How To Tell If Someone Is A Positive Narcissist?

Every one of us has some narcissism, and perhaps the majority of us are healthy, positive narcissists. The problems start when we allow that part of ourselves to dominate us.

Narcissism is a mental health issue that has been studied extensively in psychology, psychiatry, social work, and even business administration.

The term “narcissism” derives from the story of Narcissus in Greek mythology, who fell in love with his reflection and wasted away gazing at it. That’s how we see a modern narcissist — someone who loves oneself so much that they are blind to the needs of others.

While too much narcissism is obviously unhealthy, a certain amount of it can be helpful and one of the best traits a leader may have.

positive-narcissism

Who Is A Positive Narcissist?

A positive or healthy narcissist has a charismatic aura, an ability to persuade others to be awed, an outward sense of self-confidence, unconventional leadership skills, a drive to overachieve, and intellectual empathy.

They are self-assured, have high self-esteem, are emotionally intelligent, and are proud achievers. They are assertive, yet they are also willing to collaborate and compromise. They are conscious of their own talents and shortcomings, and they grow and learn from their mistakes.

Positive narcissism describes a person who has a healthy sense of self-esteem but tends to have a pattern of behavior that could be mildly narcissistic.

“Healthy narcissism is a positive sense of self that is in alignment with the greater good.” — Wikipedia

Indeed, there is a thing as a good and healthy narcissist, and they are often people who produce some positive and admirable achievements.

An Example of A Positive Narcissist

Steve Jobs was undoubtedly one of the world’s most successful innovators. His ideas revolutionized the way we consume digital content today.

He was charismatic and magnetic, however, many of his actions indicate he was a narcissistic leader. Three of his narcissistic signs were:

  • He had a sense of entitlement. He was highly exacting and even cruel in getting others to comply with and actualize his reality-bending visions. He frequently parked in disabled slots without any remorse or guilt.
  • He believed that he was “special” and unique and that he could only be understood by, and should associate only with, other people who were “special” or of high status.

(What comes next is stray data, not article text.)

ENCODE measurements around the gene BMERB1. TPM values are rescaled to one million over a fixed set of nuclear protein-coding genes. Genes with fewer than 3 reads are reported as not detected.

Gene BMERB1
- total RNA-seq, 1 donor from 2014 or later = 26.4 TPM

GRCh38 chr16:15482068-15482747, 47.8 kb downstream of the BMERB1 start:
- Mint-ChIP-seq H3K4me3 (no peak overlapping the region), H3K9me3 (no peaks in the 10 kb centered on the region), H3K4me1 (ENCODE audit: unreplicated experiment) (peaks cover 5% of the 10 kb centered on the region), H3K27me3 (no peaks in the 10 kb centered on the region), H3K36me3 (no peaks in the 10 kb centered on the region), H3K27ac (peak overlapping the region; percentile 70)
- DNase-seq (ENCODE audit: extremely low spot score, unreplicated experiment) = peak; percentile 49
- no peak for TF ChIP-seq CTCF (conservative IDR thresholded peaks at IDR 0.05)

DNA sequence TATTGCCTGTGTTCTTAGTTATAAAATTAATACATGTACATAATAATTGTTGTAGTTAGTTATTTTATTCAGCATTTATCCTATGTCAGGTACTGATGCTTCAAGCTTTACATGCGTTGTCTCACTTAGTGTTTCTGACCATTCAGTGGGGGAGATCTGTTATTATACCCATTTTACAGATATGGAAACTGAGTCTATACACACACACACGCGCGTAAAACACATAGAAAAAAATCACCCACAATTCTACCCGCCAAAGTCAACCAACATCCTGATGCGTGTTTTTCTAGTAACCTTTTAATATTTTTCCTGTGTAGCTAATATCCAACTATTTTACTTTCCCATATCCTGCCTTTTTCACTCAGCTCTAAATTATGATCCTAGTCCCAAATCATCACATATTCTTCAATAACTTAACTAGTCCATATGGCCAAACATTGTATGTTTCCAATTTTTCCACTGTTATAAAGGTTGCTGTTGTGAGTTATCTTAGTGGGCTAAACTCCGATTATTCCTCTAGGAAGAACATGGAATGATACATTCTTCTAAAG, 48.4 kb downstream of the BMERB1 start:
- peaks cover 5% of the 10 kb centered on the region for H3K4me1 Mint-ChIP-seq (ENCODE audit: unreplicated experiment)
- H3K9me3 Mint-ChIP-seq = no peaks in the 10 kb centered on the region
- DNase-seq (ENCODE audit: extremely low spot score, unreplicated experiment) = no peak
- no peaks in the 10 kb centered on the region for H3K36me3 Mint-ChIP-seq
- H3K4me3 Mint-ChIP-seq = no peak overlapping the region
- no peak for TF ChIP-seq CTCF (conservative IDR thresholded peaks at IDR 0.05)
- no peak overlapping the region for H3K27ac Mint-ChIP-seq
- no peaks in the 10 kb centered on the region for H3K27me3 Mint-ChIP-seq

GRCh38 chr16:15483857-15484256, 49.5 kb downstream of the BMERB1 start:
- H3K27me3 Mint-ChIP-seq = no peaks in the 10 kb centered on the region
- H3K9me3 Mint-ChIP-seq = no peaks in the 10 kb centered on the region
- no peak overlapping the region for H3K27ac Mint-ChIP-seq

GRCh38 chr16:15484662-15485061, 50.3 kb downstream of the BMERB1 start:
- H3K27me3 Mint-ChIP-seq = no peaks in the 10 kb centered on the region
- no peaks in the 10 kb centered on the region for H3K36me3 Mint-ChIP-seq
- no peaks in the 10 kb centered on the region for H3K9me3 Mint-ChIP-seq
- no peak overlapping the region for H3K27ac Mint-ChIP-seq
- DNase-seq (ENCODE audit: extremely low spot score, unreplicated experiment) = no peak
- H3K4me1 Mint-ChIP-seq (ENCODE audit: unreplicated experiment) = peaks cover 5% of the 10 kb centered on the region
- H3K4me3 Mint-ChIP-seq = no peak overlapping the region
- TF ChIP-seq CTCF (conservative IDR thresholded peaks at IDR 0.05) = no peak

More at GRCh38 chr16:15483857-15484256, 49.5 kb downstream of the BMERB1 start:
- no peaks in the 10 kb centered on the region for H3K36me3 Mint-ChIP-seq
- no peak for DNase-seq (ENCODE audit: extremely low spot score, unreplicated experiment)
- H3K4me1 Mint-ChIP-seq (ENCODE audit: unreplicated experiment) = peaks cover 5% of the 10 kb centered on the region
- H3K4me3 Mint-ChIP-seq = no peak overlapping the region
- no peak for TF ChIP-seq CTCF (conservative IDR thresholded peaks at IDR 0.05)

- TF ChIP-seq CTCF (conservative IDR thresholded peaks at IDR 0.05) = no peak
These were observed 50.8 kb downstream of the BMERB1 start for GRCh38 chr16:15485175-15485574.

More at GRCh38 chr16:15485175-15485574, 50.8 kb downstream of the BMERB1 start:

• He thrived on praise and had plenty of it. But he got offended when someone failed to admire him. Jobs received numerous accolades after launching the iPad, but he was upset that President Obama did not call him.

Many people today would prefer to remember him as a positive narcissist, while forgiving him for his negative narcissistic qualities. Who isn’t moved by his commencement speech in 2005, in which he advised:

Your time is limited, so don’t waste it living someone else’s life. Don’t be trapped by dogma — which is living with the results of other people’s thinking. Don’t let the noise of others’ opinions drown out your own inner voice. And most important, have the courage to follow your heart and intuition.

Steve Jobs, Stanford, 2005
Steve Jobs' 2005 Stanford Commencement Address

How To Spot A Positive Narcissist?

A positive narcissist is likely to have the following characteristics:

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  • Positive narcissists appear intelligent and attractive, frequently make risky decisions, and behave in ways that seem irrational.
  • They are self-assured in their plans and are less prone to get intimidated by the negative judgments of others.
  • They trust their intuition and feel less guilt in rejecting people who are not helpful to their larger mission.
  • They love to monopolize conversations and become impatient when others talk about themselves.
  • They have a stronger-than-normal sense of entitlement, which means they think they deserve more attention and adulation than others because they are superior to everyone else.
  • Most of the characteristics of a positive narcissist are diluted versions of these four defining behavior patterns of a typical narcissist: 1. a feeling of superiority over others, 2. an excessive need for attention and admiration, 3. a tendency to feel entitled, and 4. a willingness to exploit others.